How “Bad” is Bryan Cranston’s “Cold”?
Sometimes it takes a great actor to give a truly terrible performance. Marlon Brando proved that over and over again in the final years of his career. Now Bryan Cranston follows up his transformative performance as Breaking Bad‘s Walter White—arguably the greatest acting achievement we’ve seen so far this century—with a just-plan-bad turn as a nearly blind, Yakov Smirnoff-accented criminal in Cold Comes the Night, a soft-boiled “thriller” that debuted quietly in theaters over the weekend and became available on VOD today.
Granted, it’s too much to expect Cranston to match what he accomplished over 62 episodes of Breaking Bad in a 92-minute (including 10 minutes of closing credits!) B-movie. But his ludicrously named character, Topo, remains strictly one-dimensional until his out-of-nowhere final scene. He’s far closer to Scarface than Mr. Chips, and it was a mistake for Cranston to take on another wrong-side-of-the-law role so soon.
Topo checks into a motel/brothel run by a struggling single mom (Entourage and Some Velvet Morning‘s Alice Eve, who continues to land lead roles despite no evidence of talent or charisma). When his nephew/driver is murdered and the bag of cash they’re transporting disappears, Topo takes the woman hostage and clashes with her corrupt-cop paramour (The O.C. and Prometheus‘ Logan Marshall-Green, a live wire who can’t seem to find the right project that will turn him into a star).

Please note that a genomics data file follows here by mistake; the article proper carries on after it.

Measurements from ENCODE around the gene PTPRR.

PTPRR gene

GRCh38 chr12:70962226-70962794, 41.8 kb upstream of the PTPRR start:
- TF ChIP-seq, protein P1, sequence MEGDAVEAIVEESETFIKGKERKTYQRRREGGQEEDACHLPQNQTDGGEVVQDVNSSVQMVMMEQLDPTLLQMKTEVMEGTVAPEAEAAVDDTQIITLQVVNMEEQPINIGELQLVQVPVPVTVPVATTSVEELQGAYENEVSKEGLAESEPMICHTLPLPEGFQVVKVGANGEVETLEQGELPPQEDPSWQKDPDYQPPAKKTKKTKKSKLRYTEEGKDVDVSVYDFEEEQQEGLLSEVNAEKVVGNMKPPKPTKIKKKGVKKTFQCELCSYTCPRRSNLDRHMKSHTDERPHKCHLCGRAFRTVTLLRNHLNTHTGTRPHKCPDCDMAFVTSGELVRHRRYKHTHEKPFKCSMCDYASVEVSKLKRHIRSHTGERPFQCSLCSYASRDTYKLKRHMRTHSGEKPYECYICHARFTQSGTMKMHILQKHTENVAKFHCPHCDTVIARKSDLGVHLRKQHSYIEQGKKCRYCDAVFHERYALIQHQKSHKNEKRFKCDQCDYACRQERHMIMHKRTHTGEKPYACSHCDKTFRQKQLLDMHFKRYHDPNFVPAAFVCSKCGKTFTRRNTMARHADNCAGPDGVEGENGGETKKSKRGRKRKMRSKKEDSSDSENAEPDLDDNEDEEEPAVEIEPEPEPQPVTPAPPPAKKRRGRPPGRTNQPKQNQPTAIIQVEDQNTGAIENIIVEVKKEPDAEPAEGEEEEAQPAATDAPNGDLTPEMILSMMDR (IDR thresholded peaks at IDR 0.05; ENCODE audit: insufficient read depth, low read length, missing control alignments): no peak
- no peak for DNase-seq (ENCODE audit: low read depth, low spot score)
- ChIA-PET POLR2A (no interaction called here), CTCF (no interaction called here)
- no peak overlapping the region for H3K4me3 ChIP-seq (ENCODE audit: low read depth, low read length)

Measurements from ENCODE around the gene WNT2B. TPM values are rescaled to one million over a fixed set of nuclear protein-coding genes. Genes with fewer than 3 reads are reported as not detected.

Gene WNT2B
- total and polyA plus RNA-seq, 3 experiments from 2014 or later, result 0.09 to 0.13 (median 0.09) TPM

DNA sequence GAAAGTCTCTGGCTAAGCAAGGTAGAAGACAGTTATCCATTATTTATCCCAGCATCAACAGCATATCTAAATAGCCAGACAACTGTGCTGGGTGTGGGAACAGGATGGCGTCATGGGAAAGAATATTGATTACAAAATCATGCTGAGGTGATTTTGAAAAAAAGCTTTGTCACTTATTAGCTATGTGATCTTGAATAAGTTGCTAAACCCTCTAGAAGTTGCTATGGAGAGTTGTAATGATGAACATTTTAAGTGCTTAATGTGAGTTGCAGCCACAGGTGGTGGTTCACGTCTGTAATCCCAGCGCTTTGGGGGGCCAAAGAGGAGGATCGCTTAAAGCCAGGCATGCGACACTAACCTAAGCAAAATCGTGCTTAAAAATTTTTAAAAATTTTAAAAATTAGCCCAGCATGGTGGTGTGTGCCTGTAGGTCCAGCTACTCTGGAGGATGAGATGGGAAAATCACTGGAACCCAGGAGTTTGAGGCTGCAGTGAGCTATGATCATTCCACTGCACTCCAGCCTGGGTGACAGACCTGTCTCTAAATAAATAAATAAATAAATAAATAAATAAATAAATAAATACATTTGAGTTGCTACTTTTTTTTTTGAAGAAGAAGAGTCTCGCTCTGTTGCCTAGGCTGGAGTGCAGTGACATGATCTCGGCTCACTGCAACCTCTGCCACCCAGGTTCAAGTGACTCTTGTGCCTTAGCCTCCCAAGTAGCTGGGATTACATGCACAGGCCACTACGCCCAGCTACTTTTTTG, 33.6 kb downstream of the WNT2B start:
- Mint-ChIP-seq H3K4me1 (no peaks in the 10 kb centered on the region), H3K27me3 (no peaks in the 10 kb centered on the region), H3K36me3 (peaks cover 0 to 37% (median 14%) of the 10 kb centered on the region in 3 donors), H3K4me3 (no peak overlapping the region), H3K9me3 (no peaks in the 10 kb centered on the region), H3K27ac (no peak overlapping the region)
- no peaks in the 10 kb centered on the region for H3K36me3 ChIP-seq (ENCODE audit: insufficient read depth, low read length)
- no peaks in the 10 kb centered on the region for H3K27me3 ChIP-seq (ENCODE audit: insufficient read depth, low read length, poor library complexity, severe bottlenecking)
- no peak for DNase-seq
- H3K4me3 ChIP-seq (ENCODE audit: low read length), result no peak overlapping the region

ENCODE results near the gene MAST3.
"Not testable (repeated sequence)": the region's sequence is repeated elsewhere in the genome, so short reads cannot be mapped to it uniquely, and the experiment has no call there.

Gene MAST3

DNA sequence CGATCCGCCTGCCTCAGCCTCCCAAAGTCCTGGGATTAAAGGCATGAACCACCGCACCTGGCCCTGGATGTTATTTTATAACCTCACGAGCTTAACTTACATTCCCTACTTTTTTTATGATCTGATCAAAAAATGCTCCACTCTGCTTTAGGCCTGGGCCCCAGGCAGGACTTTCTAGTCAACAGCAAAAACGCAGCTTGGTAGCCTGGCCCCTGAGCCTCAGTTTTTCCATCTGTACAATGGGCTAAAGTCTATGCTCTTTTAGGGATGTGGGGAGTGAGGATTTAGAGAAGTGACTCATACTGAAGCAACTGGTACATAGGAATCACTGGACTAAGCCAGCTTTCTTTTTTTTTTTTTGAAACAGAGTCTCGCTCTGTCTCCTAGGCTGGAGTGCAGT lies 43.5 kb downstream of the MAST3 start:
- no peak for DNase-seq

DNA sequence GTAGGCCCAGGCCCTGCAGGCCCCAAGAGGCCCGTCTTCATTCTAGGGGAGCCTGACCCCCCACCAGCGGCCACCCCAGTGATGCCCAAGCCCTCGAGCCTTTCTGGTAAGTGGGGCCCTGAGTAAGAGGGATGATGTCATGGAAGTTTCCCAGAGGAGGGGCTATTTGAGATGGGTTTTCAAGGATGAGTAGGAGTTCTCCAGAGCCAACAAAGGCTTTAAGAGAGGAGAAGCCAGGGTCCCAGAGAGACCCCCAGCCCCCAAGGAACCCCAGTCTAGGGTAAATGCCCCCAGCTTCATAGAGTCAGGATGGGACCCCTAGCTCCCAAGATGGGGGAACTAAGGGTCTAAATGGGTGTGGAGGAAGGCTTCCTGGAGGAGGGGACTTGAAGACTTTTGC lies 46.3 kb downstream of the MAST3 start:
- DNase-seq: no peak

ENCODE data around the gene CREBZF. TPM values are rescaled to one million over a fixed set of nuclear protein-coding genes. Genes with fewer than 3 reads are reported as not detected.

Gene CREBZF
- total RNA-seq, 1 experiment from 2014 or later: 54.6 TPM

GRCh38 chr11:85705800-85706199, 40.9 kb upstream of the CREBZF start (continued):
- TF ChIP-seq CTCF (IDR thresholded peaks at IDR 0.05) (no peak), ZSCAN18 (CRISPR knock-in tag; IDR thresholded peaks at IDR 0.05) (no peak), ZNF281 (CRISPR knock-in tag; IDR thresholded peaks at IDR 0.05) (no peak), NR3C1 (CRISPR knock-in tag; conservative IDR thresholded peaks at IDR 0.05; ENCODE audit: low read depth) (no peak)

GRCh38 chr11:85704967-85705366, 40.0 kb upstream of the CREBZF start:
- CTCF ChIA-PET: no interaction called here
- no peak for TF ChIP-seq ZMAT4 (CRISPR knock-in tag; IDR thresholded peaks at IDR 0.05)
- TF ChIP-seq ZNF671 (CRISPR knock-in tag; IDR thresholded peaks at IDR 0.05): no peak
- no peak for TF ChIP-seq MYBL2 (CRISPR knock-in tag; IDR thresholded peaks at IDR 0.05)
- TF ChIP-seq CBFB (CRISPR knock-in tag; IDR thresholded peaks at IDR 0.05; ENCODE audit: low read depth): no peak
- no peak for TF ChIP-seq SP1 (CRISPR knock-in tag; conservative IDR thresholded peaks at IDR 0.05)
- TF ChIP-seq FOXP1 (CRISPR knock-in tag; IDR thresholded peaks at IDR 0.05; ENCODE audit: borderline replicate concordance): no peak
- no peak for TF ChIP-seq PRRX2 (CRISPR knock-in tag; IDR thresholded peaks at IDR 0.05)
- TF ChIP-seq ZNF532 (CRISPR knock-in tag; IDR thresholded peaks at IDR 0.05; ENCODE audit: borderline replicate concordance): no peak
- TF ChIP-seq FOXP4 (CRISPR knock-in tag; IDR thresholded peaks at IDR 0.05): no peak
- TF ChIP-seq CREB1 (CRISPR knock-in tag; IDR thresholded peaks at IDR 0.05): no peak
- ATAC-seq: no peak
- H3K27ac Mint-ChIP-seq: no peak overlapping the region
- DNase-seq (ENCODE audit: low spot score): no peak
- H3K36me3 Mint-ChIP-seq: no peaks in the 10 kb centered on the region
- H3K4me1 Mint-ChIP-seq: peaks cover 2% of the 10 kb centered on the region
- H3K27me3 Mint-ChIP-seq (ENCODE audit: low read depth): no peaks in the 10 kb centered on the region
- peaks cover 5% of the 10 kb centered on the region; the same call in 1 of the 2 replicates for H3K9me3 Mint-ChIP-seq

Part of the problem with Cranston’s work is that he never removes his sunglasses, so you can’t see his eyes. Even Jamie Foxx took off the shades every now and again in Ray. But the film’s fatal flaw lies in its script, cowritten by director Tze Chun. He doesn’t give us any reason to care about the characters, so we don’t.
Cranston’s upcoming big-screen roles in the latest unnecessary Godzilla reboot and (it’s rumored) as Lex Luthor in the Batman/Superman movie don’t bode well, although it might be interesting to see him reteam with Argo‘s Ben Affleck in a very different context. One would hope he’d draw inspiration from Gene Hackman’s Luthor in 1978’s Superman, and not, say, Marlon Brando’s Jor-El.
Perhaps Cranston’s next great reinvention will come onstage: He’s playing LBJ in All the Way, which begins previews on Broadway next month. With his lack of physical resemblance to the towering Texan, it seems like a stretch. But who knew Malcolm in the Middle‘s milquetoast dad, Hal, could morph into New Mexico’s A-1 meth dealer?